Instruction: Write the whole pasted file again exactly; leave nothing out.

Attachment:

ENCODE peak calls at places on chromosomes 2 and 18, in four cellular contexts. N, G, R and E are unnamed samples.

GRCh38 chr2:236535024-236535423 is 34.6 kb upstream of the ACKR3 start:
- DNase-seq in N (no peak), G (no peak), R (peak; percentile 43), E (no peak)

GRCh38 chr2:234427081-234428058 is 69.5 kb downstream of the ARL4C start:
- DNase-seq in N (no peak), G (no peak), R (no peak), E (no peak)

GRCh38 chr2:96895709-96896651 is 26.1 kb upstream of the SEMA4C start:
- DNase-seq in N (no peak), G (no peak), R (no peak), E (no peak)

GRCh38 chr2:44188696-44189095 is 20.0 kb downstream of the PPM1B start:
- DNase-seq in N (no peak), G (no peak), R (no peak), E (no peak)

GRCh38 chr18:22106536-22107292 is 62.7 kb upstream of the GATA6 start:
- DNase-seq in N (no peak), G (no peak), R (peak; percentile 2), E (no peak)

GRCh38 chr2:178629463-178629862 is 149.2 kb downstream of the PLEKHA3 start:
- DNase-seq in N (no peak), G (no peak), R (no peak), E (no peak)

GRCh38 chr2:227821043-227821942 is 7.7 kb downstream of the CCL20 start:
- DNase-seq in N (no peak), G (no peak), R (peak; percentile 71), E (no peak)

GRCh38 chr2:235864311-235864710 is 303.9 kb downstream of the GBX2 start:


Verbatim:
ENCODE peak calls at places on chromosomes 2 and 18, in four cellular contexts. N, G, R and E are unnamed samples.

GRCh38 chr2:236535024-236535423 is 34.6 kb upstream of the ACKR3 start:
- DNase-seq in N (no peak), G (no peak), R (peak; percentile 43), E (no peak)

GRCh38 chr2:234427081-234428058 is 69.5 kb downstream of the ARL4C start:
- DNase-seq in N (no peak), G (no peak), R (no peak), E (no peak)

GRCh38 chr2:96895709-96896651 is 26.1 kb upstream of the SEMA4C start:
- DNase-seq in N (no peak), G (no peak), R (no peak), E (no peak)

GRCh38 chr2:44188696-44189095 is 20.0 kb downstream of the PPM1B start:
- DNase-seq in N (no peak), G (no peak), R (no peak), E (no peak)

GRCh38 chr18:22106536-22107292 is 62.7 kb upstream of the GATA6 start:
- DNase-seq in N (no peak), G (no peak), R (peak; percentile 2), E (no peak)

GRCh38 chr2:178629463-178629862 is 149.2 kb downstream of the PLEKHA3 start:
- DNase-seq in N (no peak), G (no peak), R (no peak), E (no peak)

GRCh38 chr2:227821043-227821942 is 7.7 kb downstream of the CCL20 start:
- DNase-seq in N (no peak), G (no peak), R (peak; percentile 71), E (no peak)

GRCh38 chr2:235864311-235864710 is 303.9 kb downstream of the GBX2 start: